Breast Cancer Myths and Facts

Breast Cancer Myths and Facts



You may have heard that chemicals in these products can get into your body through razor nicks and cause the disease. Here’s some peace of mind: Experts say there’s no evidence this is true.



No need to panic if you find one on your chest. Many women have lumps caused by fluid-filled sacs called cysts or by a buildup of scar-like tissue. A new lump or mass that is hard, painless, and has rough edges is more likely to be cancer. 


Watch for breast pain, swelling, dimpling, nipples that hurt or leak liquid, or any redness or thickening of the skin. Always see your doctor if you notice anything different.




Back then, the condition was so common among religious women, most of whom had no children, that it became known as nuns’ disease.


Women who have many children and get pregnant at a younger age have a lower risk. That may be because pregnancy reduces a woman’s total number of periods. Scientists think having more period-related hormones may raise the chances of getting breast cancer.



Anyone with breast tissue can get the disease, even men. But some things make it more likely. Breast cancer in your family — on your mother’s side or your father’s — raises your chances of getting it. You’re also more likely to get it if you’ve had it before. Most women have some risk factors, but most don’t get the disease.


Being a woman

Hormone therapy

One in 8 women in the U.S. will get the disease in her lifetime. Breast cancer is 100 times more common among women, although men can get it too. Age is another factor — 2 out of 3 women with invasive breast cancer are 55 or older.

Breast self-exam



Regular mammograms lower your chances of dying from the disease. The test is an X-ray of the breast. It can find cancer before you can feel it or have symptoms. The American Cancer Society says most women should get one every year after age 45.


Though it can be uncomfortable, the test has a low risk of harm. The amount of radiation used is very small.


Use deodorant


Some deodorants or antiperspirants have ingredients like aluminum that can show up on the X-ray image as white spots.


What else can you do to make the test go smoothly? Schedule the exam when your breasts aren’t swollen or tender. For example, try to avoid the week before your period.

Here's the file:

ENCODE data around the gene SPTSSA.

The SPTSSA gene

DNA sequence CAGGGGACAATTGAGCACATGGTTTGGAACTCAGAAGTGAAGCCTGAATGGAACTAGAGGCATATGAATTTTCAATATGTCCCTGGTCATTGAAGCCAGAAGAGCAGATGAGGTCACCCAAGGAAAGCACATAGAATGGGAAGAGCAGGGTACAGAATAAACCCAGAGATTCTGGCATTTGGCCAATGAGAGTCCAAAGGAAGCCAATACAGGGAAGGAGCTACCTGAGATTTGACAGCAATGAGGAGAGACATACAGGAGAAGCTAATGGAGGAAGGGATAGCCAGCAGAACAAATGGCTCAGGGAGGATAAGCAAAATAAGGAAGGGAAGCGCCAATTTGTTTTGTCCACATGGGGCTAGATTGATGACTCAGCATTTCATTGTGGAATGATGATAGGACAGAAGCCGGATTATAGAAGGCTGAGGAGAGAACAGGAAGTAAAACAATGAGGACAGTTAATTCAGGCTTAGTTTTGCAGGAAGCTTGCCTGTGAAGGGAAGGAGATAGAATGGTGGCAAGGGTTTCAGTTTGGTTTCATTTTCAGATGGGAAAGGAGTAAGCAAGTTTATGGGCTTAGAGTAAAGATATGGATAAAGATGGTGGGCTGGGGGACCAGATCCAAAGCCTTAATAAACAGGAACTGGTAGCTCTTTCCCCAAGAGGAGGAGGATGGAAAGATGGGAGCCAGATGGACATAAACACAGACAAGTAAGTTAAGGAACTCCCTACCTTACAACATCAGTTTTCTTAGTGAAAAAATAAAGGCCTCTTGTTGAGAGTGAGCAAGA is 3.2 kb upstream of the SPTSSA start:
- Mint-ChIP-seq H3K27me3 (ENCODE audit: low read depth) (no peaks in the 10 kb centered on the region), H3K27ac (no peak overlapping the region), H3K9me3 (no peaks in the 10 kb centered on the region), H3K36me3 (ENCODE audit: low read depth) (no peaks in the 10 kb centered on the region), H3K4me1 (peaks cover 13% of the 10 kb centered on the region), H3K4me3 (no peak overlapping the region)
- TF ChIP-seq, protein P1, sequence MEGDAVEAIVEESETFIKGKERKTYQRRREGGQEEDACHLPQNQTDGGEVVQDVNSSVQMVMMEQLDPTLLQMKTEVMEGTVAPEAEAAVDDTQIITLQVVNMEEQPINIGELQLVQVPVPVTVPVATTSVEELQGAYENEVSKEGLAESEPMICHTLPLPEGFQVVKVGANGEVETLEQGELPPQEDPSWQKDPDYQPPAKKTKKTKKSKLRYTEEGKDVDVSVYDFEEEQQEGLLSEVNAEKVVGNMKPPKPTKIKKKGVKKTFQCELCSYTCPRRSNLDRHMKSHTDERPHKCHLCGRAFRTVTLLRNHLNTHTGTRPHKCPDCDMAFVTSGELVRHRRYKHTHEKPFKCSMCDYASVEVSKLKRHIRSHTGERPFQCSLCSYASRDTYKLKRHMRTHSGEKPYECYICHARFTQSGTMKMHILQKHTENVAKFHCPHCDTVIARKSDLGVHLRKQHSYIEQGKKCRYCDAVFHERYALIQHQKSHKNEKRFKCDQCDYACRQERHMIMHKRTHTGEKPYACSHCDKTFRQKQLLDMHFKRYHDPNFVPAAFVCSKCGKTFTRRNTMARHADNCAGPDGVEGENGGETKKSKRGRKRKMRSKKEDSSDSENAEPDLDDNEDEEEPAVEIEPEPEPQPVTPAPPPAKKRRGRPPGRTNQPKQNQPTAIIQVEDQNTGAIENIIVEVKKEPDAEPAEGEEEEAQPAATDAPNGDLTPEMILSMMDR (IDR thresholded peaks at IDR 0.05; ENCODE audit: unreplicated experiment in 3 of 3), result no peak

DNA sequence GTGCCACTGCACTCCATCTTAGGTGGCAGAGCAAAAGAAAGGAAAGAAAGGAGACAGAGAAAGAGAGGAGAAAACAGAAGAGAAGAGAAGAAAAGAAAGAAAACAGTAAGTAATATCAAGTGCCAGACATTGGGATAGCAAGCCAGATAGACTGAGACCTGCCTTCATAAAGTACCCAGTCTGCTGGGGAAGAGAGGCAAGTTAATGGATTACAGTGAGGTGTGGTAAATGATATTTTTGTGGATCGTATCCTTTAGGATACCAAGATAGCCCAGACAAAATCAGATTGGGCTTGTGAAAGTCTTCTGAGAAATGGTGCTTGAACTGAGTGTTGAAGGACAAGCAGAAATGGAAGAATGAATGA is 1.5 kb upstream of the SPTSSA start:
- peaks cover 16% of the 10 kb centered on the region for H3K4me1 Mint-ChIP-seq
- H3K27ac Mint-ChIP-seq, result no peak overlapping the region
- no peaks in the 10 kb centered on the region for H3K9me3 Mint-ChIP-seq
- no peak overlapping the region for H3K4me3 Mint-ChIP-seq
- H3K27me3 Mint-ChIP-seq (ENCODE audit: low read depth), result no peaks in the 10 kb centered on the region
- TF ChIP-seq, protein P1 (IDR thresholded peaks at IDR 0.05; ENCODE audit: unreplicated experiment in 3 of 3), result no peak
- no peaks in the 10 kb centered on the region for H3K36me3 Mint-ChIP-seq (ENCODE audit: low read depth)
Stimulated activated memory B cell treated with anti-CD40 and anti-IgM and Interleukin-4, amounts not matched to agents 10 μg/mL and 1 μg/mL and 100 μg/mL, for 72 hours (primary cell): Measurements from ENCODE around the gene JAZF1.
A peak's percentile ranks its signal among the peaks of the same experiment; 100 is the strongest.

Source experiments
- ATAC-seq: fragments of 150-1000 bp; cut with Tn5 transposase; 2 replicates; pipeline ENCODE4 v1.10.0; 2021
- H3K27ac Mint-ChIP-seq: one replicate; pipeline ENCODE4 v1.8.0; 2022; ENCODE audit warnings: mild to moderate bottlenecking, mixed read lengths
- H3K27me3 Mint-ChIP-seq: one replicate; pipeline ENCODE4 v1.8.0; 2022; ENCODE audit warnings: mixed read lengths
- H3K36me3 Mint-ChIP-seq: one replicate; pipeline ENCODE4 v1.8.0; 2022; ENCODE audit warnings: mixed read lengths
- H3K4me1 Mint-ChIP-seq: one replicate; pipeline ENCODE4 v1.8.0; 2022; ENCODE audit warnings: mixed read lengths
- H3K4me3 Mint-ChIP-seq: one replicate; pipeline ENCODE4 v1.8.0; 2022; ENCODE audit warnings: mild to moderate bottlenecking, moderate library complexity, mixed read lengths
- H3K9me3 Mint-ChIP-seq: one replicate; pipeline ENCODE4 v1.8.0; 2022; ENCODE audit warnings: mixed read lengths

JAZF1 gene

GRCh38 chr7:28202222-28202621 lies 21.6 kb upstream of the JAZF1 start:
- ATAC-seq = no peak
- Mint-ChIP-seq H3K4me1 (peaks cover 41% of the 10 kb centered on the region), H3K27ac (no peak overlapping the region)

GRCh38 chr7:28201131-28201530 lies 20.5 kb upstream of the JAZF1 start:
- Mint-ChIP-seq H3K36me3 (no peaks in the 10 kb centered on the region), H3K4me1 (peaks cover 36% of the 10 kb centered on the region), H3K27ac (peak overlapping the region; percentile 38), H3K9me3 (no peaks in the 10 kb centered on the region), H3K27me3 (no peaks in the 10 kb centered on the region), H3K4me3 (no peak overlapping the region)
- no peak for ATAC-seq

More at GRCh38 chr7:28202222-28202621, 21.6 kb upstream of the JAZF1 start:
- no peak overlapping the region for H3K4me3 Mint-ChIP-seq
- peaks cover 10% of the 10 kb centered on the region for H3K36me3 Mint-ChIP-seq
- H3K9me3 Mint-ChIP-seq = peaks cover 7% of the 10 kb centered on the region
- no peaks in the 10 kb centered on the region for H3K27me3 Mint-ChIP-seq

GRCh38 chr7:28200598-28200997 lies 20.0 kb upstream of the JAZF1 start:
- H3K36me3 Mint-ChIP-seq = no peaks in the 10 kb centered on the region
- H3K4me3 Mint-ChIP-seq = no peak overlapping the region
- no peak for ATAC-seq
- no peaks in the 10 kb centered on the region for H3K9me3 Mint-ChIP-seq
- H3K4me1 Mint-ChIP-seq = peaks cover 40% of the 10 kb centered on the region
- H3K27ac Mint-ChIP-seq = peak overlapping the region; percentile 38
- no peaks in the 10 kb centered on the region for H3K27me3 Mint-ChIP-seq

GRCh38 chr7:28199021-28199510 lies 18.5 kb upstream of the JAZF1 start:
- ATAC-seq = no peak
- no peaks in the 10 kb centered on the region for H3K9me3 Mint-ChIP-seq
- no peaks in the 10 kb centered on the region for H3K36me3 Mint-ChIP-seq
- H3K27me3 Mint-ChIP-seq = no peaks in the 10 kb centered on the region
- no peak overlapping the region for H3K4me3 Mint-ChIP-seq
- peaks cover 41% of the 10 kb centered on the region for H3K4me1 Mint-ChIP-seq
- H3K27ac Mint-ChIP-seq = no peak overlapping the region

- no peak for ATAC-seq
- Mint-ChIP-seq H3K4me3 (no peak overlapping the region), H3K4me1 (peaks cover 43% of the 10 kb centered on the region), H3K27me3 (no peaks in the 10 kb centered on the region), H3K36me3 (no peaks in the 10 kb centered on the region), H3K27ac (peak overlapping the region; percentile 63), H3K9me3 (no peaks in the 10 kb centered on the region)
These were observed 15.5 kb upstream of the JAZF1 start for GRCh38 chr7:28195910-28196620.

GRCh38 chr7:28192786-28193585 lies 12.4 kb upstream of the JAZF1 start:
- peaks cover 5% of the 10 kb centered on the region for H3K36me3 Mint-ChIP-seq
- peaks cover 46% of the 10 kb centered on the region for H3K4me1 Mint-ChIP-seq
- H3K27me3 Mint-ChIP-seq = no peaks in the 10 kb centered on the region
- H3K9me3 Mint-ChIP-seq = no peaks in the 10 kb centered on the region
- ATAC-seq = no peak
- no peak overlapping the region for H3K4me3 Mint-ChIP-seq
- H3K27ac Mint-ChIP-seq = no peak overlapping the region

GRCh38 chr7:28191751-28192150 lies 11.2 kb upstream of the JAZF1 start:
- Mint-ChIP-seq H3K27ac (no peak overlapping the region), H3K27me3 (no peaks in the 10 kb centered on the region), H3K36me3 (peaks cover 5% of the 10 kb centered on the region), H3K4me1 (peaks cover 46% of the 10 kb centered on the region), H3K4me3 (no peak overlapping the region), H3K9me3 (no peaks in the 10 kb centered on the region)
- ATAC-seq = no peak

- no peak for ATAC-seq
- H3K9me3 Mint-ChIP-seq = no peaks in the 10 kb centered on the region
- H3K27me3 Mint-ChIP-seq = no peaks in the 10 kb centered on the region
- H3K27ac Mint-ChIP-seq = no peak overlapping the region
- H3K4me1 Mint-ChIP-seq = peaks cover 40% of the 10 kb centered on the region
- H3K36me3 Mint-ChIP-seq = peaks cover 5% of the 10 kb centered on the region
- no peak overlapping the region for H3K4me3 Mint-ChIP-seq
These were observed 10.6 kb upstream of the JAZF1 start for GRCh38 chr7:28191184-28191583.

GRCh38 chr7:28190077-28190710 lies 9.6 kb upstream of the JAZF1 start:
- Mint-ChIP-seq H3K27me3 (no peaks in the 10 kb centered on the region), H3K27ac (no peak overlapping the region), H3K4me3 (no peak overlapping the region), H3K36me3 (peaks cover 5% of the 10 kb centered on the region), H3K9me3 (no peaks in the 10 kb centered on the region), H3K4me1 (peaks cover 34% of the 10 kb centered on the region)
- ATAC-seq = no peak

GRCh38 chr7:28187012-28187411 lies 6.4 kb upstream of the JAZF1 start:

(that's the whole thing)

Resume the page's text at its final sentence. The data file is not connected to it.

These days, it’s hard to miss that pink is the official color of the cause. But the original ribbon was peach, and it was designed by a breast cancer survivor.


Charlotte Haley attached the ribbons to cards she handed out at supermarkets. She asked people to wear them to draw attention to the need for prevention research.


Manage stress


Here’s another reason to get off the couch: Walking, swimming, biking, and other regular exercise seems to lower the chances of getting breast cancer by 10% to 20%. Women who’ve gone through menopause benefit most from being active, but the American Cancer Society says 150 minutes of moderate exercise throughout the week is good for everyone.

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Reviewed by Laura


Martin, MD on February 13, 2018

Medically Reviewed on February 13, 2018

Reviewed by Laura


Martin, MD on
February 13, 2018


1) Getty Images


American Cancer Society: “Antiperspirants and Breast Cancer Risk,” “Can Breast Cancer be Found Early?” “Signs and Symptoms of Breast Cancer,” “What Are the Risk Factors for Breast Cancer?” “What is Breast Cancer?” “Summary of the ACS Guidelines on Nutrition and Physical Activity.”

Canadian Breast Cancer Foundation: “Facts and Myths.”

CDC: “Breast Cancer: What Are the Risk Factors?” “Breast Cancer: What Screening Tests Are There?”

Fred Hutchinson Cancer Research Center: “Trim Your Cancer Risk With Exercise.”

Living Beyond Breast Cancer: “Who Gets Breast Cancer?”

National Breast Cancer Foundation: “Breast Cancer Facts.”

Pink Ribbon International: “The Origin of the Ribbon.”

Susan G. Komen for the Cure: “Exercise (Physical Activity),” “The Pink Ribbon Story.”

The New England Journal of Medicine

: “Bathsheba’s Breast: Women, Cancer and History.”

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Breast Cancer Myths and Facts

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